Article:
Developing core strength is a must for any athlete. For the rest of us, having strong abs helps to prevent lower back pain, while increasing stability, strength, balance and coordination. A strong core is a vital component in living a longer, more active and healthy life.
Training your abs is something you can do every day, unlike other muscles that require rest in between. With a strong core your posture will improve and with correct posture, you’ll see vast improvements in your athletic performance, indeed in your daily activities. A strong core is the key in reaching those strength training and cardiovascular goals. Your body can’t perform properly if it’s weak and bent over.
The Inner Unit stabilizes your trunk and should never be ignored
There is a region of your core called the Inner Unit that often gets neglected. It has an interdependent relationship with the rest of your abdominal muscles and lower regions of your back, namely your transversus abdominis and the posterior fibres of the obliquus internus abdominis, pelvic floor muscles, multifidus and lumbar portions of the longissimus and iliocostalis, as well as the diaphragm. In plain English, it affects everything below the diaphragm and above the thighs.
The Inner Unit is by far the most important part of the core
While we have been brainwashed into thinking that doing thousands of crunches every day is the only way to a washboard stomach, the danger lies in overtraining these muscles. When the larger muscles of the abdomen are overtrained, it causes an imbalance between the inner and outer units. In effect, the inner muscles are no longer able to support the larger part of the core. Further, if you neglect to train the Inner Unit, you will be more prone to lower back pain and even spinal injuries brought on by instability. With lower back problems come debilitating pain, reduced strength and poor posture.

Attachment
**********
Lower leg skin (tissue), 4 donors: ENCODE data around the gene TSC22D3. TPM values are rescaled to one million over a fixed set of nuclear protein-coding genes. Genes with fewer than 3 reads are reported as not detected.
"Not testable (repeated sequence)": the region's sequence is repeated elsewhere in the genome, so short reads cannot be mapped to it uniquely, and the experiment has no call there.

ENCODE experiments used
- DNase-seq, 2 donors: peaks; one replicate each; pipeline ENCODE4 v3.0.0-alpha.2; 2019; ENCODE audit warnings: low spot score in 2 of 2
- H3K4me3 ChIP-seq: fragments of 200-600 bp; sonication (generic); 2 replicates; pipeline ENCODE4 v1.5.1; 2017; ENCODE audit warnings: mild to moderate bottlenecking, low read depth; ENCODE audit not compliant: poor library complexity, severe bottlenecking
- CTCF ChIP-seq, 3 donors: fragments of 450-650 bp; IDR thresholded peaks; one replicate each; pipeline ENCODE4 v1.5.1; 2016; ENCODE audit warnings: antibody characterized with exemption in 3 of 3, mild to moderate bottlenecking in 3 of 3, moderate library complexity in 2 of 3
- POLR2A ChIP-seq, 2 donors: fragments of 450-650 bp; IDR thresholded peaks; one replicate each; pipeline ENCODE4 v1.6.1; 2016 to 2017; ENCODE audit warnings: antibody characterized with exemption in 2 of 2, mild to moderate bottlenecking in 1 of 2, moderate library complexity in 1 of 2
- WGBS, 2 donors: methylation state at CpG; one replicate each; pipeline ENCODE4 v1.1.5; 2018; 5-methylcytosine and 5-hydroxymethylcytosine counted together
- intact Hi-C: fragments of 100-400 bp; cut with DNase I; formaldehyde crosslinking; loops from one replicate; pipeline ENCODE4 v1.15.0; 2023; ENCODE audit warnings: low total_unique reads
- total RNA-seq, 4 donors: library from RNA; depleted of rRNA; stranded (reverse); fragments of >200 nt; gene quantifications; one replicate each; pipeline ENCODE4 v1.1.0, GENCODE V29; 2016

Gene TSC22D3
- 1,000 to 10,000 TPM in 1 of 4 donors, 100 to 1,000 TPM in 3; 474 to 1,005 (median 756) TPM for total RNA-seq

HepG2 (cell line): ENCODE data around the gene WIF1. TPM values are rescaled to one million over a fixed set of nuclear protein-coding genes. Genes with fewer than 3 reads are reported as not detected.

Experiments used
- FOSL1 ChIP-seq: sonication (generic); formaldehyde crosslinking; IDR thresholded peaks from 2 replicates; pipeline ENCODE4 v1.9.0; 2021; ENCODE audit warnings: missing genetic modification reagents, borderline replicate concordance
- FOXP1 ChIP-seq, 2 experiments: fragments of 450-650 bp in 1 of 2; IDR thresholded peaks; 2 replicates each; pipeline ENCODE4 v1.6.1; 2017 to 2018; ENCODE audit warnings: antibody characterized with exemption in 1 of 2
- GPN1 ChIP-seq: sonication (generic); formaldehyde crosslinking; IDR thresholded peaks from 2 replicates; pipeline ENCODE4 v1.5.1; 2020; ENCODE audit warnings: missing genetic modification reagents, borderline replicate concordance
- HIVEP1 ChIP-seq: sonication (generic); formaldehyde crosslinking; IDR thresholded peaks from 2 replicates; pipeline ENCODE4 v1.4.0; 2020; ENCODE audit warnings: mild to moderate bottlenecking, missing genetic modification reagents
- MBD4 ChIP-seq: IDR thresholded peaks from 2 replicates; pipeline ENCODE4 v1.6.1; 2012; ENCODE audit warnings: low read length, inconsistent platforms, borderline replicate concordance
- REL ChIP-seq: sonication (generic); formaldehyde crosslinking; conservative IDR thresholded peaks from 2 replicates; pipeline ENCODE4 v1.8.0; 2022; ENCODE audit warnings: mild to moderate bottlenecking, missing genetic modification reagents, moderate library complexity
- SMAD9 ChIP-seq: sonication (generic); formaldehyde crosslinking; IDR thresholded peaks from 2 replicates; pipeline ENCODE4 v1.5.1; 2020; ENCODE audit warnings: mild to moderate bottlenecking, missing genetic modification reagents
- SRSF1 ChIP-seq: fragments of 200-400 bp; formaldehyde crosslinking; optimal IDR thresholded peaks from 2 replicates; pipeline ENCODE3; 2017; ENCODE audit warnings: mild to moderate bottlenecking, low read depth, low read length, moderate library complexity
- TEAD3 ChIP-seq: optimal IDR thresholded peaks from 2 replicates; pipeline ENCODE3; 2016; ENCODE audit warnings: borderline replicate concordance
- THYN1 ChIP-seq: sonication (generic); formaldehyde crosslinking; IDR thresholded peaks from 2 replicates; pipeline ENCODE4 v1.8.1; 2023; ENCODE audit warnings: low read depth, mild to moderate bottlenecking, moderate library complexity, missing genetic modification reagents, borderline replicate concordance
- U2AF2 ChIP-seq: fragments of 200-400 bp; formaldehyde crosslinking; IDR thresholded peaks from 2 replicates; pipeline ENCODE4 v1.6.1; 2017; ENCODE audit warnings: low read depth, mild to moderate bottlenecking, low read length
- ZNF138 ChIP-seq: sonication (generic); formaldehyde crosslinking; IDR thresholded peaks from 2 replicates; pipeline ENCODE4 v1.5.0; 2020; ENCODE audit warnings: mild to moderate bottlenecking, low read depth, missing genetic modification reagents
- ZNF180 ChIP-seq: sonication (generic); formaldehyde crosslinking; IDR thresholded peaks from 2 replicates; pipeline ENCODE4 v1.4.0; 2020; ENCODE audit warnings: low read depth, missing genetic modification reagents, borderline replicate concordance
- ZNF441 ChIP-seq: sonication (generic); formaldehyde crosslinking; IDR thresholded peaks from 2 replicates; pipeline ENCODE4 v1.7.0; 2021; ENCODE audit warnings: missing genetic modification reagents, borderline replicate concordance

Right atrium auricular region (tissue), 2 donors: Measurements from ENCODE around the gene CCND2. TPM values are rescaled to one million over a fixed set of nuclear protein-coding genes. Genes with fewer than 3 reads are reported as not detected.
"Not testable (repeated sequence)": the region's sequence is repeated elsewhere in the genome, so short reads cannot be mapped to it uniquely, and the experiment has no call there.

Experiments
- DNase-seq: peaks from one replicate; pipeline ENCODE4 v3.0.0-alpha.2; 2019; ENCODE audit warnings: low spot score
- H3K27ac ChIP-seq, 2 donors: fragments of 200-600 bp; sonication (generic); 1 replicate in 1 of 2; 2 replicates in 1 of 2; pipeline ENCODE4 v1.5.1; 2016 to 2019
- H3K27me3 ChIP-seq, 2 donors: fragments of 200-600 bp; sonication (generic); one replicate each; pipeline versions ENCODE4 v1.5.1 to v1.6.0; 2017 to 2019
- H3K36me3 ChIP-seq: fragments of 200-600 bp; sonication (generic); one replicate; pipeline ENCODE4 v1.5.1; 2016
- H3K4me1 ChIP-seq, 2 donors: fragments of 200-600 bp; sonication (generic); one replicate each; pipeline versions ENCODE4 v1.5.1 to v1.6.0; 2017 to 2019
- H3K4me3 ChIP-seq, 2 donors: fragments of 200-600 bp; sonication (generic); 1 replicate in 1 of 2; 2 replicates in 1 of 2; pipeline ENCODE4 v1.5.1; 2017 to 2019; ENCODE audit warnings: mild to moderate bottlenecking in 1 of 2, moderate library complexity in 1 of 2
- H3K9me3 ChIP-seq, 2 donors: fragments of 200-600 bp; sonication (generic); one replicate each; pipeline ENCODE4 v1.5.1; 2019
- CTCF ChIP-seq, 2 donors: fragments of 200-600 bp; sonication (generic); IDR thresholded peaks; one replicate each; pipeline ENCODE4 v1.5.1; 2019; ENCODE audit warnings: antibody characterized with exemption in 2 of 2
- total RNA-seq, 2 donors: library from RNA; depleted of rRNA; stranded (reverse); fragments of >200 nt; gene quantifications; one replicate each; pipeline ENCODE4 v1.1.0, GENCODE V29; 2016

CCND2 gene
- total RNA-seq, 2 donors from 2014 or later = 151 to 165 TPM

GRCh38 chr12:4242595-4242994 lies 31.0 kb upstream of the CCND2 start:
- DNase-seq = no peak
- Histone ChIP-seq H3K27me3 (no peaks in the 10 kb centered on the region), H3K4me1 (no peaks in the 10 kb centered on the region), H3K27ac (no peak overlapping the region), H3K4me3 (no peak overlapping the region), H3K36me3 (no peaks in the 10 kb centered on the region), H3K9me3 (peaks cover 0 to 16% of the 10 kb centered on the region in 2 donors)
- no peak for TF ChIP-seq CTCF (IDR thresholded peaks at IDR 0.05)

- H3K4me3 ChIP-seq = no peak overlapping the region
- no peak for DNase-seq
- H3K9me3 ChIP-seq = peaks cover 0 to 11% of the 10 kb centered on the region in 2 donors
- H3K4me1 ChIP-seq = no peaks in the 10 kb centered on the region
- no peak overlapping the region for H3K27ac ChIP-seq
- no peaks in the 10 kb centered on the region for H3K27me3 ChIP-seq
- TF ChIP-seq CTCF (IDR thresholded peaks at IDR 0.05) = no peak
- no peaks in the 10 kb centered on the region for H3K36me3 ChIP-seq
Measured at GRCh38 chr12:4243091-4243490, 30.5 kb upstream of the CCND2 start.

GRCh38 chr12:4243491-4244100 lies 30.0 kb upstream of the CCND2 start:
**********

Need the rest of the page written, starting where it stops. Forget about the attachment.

The Inner Unit is hard to train because it is controlled by a different neurological system than the larger outer muscles and is not often called into play when we perform crunches and other regular abdominal exercises. The way to train the Inner Unit requires more concentration than effort and it may seem that you’re not doing anything at all, but persevere and you’ll soon begin to notice a difference.
You may know this set of exercises as the 4 Point Transversus Abdominis Trainer, or the 4 Point Tummy Vacuum or if you’re into yoga, you’ll know it as the Cat Series. Performing stabilizing exercises like plank is also effective.
4 Point Tummy Vacuum
- Starting on all fours on the floor, check your body alignment and make sure you form a square with your body – your hips sit above your knees and your hands are right below your shoulders.
- Now inhale, letting the belly relax and fill up with air, while keeping the back flat.
- Exhale, squeezing your tummy in towards your spine, all the way down to your pubic bone, keeping your back flat the whole time. Do not allow your back to sag and hyper-extend. This is crucial.
- Hold this position for a couple of breaths, making sure to keep your abs engaged and your back flat.
- Repeat from the beginning for 10 repetitions and 1 – 2 sets.
- For ultimate effect, these exercises should be performed every day.